‘Implement swift measures to build confidence and revive economy’ - Biz community | Daily News

‘Implement swift measures to build confidence and revive economy’ - Biz community

The Sri Lankan business community requests the government to take swift measures to build confidence and revive the key economic sectors which were badly affected since the Easter Sunday attacks.

The National Chamber of Exporters of Sri Lanka (NCE), is proposing to conduct confidence building programs in partnership with private sector organizations and trade counsellors of Sri Lankan Missions abroad.

“As a result of the recent attacks, the exports sector has been badly affected. Therefore, it is imperative to come up with an aggressive campaign to restore the image of Sri Lanka in particular, targeting its international buyers and high profile investors,” NCE Secretary General and CEO Shiham Marikar told the Daily News Business.

A series of bomb attacks that hit luxury hotels and churches across the country on April 21, would have a detrimental effect on its economy, as almost all businesses in the country have come to a standstill following these attacks, said Raja Hewabowala, President of the Ceylon National Chamber of Industries.

“Businesses have come to a standstill in Sri Lanka with many factories halting operations following these attacks. While most workers still do not report to work fearing for their lives, even those who come to work always try to leave around 3 pm to reach their homes as early as possible,” he said.

In order to mitigate the impact of terror attacks on the economy as well as businesses in the future, he said, “at this juncture, a consistent policy package is the need of the hour, while Sri Lanka needs consistent and clear policies in the areas of economy, foreign relations and national security.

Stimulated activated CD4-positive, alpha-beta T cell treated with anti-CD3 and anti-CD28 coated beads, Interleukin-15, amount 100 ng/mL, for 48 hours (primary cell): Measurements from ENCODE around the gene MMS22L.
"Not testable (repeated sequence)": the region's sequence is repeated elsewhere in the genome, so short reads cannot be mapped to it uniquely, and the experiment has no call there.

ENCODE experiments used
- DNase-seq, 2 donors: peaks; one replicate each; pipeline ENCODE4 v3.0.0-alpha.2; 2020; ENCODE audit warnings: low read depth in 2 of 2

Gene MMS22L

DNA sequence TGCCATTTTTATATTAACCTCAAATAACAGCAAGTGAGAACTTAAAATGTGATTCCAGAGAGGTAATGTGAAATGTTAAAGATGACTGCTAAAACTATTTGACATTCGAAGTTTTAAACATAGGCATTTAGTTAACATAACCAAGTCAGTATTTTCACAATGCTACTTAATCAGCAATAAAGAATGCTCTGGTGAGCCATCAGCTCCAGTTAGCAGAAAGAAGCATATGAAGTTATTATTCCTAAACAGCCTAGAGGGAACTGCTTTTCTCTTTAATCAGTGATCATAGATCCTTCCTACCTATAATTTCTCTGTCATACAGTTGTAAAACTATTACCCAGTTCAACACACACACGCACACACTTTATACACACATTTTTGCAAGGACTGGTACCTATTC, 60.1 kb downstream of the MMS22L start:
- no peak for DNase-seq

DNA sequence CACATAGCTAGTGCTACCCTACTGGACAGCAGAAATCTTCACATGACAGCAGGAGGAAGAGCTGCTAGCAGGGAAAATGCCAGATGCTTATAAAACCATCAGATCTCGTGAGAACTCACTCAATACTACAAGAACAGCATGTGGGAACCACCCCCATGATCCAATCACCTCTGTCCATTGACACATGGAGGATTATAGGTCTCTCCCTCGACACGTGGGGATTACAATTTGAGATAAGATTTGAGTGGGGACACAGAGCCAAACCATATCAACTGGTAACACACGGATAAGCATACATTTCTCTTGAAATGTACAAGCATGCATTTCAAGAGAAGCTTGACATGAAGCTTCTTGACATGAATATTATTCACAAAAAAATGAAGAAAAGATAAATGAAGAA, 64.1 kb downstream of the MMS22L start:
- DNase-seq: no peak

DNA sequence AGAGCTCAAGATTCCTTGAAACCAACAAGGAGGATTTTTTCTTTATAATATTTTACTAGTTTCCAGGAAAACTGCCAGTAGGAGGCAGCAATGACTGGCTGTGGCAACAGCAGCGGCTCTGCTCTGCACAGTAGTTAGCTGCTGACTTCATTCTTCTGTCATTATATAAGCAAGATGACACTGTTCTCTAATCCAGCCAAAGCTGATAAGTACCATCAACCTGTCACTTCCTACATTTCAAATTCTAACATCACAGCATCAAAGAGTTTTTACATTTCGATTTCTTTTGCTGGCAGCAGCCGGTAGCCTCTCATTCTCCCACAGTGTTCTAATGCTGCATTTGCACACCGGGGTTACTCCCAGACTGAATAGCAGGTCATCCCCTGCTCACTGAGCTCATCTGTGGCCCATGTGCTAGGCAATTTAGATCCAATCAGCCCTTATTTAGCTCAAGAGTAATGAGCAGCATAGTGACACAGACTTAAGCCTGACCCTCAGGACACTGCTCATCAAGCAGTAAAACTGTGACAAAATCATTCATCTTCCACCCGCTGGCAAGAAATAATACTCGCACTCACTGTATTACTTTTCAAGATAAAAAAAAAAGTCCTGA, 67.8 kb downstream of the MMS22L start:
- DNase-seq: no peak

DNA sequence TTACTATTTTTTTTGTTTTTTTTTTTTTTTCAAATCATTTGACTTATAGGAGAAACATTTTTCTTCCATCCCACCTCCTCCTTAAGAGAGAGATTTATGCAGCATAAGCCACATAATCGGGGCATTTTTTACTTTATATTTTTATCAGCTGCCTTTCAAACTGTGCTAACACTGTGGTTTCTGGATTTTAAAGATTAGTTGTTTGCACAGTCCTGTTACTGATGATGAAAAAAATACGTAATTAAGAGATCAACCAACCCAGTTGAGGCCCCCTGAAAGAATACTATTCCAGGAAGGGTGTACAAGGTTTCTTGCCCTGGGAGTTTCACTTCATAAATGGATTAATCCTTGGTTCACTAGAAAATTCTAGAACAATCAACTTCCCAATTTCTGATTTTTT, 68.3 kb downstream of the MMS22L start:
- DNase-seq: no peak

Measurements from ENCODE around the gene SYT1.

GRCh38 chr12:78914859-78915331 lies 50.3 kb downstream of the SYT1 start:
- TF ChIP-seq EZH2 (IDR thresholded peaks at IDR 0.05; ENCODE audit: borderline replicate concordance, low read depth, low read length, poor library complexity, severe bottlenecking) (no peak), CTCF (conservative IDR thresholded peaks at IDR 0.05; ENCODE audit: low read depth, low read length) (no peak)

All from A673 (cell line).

He also emphasized that Sri Lanka needs investments to keep its economy buoyant and to facilitate viability for businesses and also to generate revenue.

Furthermore, Hewabowala stressed the need to appoint well educated career diplomats with foreign language competency to Sri Lankan missions abroad, in order to build Sri Lanka’s image in international markets, rather than appointing political henchmen to key diplomatic positions as well for key positions in State owned institutions.

Since 2009, with the end of war, Sri Lanka’s economy expanded rapidly, while many industries witnessed a large number of investments, particularly infrastructure related investments, he said, adding that unfortunately, the law and order situation of the country was deteriorating day by day, mainly due to unwanted political interventions and many other external and internal factors.

Meantime, eCybersec Managing Director and CEO Sanjee Balasuriya, expressing his views concerning the social media ban following the recent attacks and its impact on online businesses said, “social media ban could be effective in the short term, but it depends on how much they could ban or block. Precisely, this would have an impact on online business activities and promotions. Not only did the people circumvent it in a flash, anecdotal evidence suggests it did significant damage to tourism and e-commerce, both of which rely on Social Media.”

“We all use platforms such as WhatsApp and Viber to communicate with our foreign counterparts or business partners which is faster and easier than emails. With this ban on, we would have to go back to emails, as our primary mode of communications,” Balasuriya said.

Furthermore, he said people rely on these platforms to communicate with their loved ones when the country is facing such tragic situations. This might create an opening for law enforcement authorities to conduct their investigations to identify culprits who are trying to tarnish the national security.

“In Sri Lanka’s context, data privacy laws are not legalized to a great extent, therefore, we need to understand as to what extent people could spread hate speech and communal disharmony through these platforms,” he said.

He further said that there are few technological challenges in implementing false positive systems as such systems are seen as a threat to data privacy.

“So it is important to have a strong a legal framework to regulate this and it has to be passed as an Act in Parliament. In my personal view, national security should be the number one priority at the moment and others secondary,” Balasuriya emphasized.

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